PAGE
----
Next step: Spanish

Baby steps to Spanish. (From What About Bob?, you guys. Remember that?)
Baby steps to Spanish. (From What About Bob?, you guys. Remember that?)

I am officially done with my classroom volunteering. I’m a little sad because I’m going to miss those kids, but since it ate up my only day off of the week, I’m glad to have a little more free time/time to make some more money.  And I’ll still be at Homework Hub, so I’ll get to see those kids, and maybe a few Wellstone kids, too.  So, what do I need to do now?

That’s right: learn Spanish. That’s going OK. I came into a little money and paid for 4 private lessons, and that’s been helpful. The main thing I need to practice is speaking out loud.

I’m also going to spend 2 weeks studying in Guatemala! This is huge. I’ve never been away from home for 2 weeks before. No, really. It’s about time, right? I’ll be studying at a school in San Pedro La Laguna (last night I dreamt of San Pedro…) and staying with a family that speaks Spanish and maybe another indigenous language, but no English. My brain is aching just thinking about it.

My sister the traveler (who has a delightful blog that you should check out) has been very helpful in planning this trip. In fact, she graciously gifted me the travel miles so that I could get there in the first place. She’s going to Spain, Uganda, and possibly Wisconsin in 2013, so she’ll get them back. She also studied in Guatemala a few years ago, albeit at a different school in a different city. But tips like “Don’t bring clothes you like because they will likely be ruined,” or “Know the money exchange rate so you don’t get ripped off” are helpful.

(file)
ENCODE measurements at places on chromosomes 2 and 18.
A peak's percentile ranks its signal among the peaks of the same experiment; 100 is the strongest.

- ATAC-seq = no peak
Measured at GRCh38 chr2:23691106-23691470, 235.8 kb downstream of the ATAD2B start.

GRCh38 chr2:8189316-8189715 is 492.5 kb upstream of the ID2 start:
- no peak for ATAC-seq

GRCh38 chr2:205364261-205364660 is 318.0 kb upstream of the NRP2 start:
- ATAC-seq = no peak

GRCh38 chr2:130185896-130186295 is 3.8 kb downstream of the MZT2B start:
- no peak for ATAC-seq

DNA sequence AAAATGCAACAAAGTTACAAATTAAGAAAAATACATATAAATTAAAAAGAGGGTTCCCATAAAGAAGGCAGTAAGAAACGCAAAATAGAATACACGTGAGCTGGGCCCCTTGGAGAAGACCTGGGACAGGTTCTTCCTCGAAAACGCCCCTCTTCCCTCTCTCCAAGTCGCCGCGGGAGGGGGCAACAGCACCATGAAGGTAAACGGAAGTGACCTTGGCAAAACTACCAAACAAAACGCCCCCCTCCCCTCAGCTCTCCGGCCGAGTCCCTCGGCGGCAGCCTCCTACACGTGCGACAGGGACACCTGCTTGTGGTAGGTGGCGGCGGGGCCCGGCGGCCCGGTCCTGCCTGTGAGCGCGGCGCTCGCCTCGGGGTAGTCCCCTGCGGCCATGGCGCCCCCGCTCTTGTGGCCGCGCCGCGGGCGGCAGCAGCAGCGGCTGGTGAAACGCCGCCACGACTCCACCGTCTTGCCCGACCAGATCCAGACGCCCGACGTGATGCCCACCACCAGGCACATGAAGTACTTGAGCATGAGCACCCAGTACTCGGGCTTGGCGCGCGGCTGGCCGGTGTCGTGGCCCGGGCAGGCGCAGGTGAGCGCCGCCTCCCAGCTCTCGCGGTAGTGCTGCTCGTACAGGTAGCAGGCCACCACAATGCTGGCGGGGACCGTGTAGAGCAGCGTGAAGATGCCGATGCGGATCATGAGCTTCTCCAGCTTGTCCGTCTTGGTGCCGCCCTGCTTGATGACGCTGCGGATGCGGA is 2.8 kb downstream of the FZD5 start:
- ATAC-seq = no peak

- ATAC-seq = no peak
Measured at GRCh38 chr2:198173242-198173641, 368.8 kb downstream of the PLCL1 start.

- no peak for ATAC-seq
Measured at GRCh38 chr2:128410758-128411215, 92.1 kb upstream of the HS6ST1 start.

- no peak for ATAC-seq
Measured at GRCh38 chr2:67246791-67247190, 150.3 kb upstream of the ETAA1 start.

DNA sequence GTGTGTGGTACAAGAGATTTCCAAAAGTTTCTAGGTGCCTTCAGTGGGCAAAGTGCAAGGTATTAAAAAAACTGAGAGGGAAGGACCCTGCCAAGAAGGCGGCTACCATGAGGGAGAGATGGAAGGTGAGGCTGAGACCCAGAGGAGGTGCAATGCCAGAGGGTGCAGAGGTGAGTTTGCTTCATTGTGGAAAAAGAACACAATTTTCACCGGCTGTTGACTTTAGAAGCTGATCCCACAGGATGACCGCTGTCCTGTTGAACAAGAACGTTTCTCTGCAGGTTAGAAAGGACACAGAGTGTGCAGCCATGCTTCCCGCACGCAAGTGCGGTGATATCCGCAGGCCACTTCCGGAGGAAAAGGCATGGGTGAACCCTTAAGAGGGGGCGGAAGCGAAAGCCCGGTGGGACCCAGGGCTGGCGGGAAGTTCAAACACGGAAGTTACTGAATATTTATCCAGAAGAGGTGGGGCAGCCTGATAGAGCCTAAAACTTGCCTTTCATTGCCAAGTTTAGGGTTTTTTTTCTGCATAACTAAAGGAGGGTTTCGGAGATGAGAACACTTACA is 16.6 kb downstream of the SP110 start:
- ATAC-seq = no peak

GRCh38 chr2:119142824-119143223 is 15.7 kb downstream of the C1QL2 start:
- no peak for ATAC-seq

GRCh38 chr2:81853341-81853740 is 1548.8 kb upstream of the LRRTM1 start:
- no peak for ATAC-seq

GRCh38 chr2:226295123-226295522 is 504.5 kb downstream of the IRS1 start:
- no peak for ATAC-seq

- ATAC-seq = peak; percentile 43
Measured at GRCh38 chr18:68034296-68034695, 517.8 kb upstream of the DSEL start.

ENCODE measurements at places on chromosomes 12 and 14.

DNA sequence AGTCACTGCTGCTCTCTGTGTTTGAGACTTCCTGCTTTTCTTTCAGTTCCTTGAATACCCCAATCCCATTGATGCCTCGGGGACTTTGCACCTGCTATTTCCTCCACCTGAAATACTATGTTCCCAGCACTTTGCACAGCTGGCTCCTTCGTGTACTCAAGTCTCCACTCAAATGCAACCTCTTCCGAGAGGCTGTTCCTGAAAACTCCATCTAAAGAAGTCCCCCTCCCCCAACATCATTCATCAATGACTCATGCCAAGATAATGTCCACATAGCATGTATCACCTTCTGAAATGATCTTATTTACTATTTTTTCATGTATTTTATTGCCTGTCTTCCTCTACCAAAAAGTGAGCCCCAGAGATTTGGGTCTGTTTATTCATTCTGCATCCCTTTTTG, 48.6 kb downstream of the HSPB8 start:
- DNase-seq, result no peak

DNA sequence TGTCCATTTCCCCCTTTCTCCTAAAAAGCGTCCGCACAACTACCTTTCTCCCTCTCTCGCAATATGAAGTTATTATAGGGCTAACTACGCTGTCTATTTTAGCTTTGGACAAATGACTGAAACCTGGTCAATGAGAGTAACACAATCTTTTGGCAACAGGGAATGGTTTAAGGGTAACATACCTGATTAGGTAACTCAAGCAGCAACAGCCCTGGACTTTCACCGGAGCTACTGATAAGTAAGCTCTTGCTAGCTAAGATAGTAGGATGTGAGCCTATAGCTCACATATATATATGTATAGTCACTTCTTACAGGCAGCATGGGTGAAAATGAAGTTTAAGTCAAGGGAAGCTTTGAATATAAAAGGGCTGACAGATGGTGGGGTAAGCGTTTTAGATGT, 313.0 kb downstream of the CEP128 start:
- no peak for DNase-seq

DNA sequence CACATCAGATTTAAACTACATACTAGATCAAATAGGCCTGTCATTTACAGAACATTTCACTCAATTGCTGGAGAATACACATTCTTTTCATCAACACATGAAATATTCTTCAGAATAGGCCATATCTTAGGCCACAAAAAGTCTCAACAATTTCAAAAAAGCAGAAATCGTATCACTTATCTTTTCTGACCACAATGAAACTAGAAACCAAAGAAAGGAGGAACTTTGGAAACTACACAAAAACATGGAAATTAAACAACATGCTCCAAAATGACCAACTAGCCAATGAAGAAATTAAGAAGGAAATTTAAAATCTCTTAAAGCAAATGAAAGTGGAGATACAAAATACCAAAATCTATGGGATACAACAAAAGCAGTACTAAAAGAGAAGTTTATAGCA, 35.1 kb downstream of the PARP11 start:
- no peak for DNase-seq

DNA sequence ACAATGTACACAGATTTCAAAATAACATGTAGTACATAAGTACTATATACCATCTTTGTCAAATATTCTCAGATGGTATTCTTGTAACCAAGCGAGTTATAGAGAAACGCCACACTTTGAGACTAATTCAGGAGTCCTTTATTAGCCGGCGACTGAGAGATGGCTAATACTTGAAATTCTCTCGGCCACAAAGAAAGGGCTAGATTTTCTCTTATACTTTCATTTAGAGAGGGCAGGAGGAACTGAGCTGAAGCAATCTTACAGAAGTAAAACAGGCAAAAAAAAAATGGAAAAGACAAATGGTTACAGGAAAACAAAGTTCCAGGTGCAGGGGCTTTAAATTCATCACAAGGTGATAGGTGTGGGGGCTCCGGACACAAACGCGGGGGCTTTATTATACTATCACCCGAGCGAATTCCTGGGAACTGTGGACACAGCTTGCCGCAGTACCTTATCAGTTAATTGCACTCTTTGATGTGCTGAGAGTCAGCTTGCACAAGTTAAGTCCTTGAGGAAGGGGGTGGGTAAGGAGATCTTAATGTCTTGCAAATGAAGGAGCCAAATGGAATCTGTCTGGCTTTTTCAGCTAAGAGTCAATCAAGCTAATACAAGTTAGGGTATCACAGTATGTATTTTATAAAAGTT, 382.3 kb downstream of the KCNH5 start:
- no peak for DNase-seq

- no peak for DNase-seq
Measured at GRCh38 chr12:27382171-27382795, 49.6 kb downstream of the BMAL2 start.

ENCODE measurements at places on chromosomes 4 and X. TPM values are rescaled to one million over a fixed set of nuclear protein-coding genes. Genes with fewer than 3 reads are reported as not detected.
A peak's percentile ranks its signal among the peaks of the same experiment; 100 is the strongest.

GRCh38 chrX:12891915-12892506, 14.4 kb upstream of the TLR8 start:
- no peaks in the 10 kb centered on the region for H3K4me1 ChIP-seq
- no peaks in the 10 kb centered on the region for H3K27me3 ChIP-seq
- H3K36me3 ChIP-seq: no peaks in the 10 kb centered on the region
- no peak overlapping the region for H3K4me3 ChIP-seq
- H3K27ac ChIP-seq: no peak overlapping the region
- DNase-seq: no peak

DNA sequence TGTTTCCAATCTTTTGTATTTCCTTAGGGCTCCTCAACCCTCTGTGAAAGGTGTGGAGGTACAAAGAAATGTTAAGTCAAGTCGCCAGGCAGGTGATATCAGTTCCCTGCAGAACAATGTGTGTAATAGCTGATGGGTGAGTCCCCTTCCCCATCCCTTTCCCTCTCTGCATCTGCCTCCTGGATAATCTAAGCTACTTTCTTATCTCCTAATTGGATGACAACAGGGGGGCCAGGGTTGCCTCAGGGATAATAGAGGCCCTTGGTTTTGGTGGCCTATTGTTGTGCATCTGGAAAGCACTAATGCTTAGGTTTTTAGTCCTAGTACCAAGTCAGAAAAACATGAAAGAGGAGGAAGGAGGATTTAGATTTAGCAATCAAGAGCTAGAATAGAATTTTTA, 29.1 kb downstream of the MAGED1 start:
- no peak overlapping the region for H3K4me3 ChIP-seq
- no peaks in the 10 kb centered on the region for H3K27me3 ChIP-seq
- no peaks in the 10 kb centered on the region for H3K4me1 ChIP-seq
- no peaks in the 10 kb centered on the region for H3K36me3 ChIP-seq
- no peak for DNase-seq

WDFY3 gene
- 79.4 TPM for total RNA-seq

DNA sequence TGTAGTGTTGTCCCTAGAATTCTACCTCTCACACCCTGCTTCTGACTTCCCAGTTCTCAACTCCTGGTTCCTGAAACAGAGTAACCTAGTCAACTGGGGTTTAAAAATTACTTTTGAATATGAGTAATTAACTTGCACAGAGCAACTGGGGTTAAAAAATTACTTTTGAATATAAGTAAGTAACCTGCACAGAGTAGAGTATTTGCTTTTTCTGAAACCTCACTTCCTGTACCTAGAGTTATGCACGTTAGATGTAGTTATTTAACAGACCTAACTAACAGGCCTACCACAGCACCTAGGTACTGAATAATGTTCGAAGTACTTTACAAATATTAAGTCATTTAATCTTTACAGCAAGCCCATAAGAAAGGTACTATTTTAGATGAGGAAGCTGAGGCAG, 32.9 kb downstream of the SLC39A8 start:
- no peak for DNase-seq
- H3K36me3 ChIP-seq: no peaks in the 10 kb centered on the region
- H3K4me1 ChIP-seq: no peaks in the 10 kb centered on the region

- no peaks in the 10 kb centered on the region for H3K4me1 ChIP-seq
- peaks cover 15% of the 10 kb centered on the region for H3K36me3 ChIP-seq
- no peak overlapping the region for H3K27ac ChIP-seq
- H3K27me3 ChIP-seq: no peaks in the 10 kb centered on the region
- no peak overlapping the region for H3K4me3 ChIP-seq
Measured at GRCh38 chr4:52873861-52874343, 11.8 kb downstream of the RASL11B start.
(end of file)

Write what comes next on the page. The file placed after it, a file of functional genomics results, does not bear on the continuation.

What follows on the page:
I’ve been saying all along that I need to take the proficiency test before I apply. Well, the notes I have, which I just reviewed last night, say that I don’t have to complete it until I start student teaching. But, I also have a handwritten note that says I DO have to have it done before I apply. So, I’m just going to do that. I’m sure it will make my application stronger, in any case. Maybe I should schedule it for shortly after I return from Guatemala so I’m fresh.  Plus, if I fail, I’ll have time to retake it before the December application deadline.  Oh, and I have to take ANOTHER written test, but that’s not until I’m in the program. I forgot about that one.

One step at a time. I finished the volunteer work, I made a lot of progress with my Spanish. Now I can focus on Spanish for maybe 6-8 weeks, then go HAM on my personal statements.

Technology in the classroom

Please enjoy this kitten.
Please enjoy this kitten.

I like using technology because it makes things easier, but only when it makes things easier. And in my limited experience, technology in the classroom doesn’t always make things easier.

I do like the projector thing that is similar to an overhead projector, but it’s just for regular paper. That makes sense. And smart boards might work OK. Some of the students were playing a timed matching game where they identified parts of the body in English. They had a BLAST. Our summer school smart board only works intermittently, but I’m not sure if that’s the teacher’s lack of experience with it or a problem with the board itself. I’ve never used one before, so I’m no help.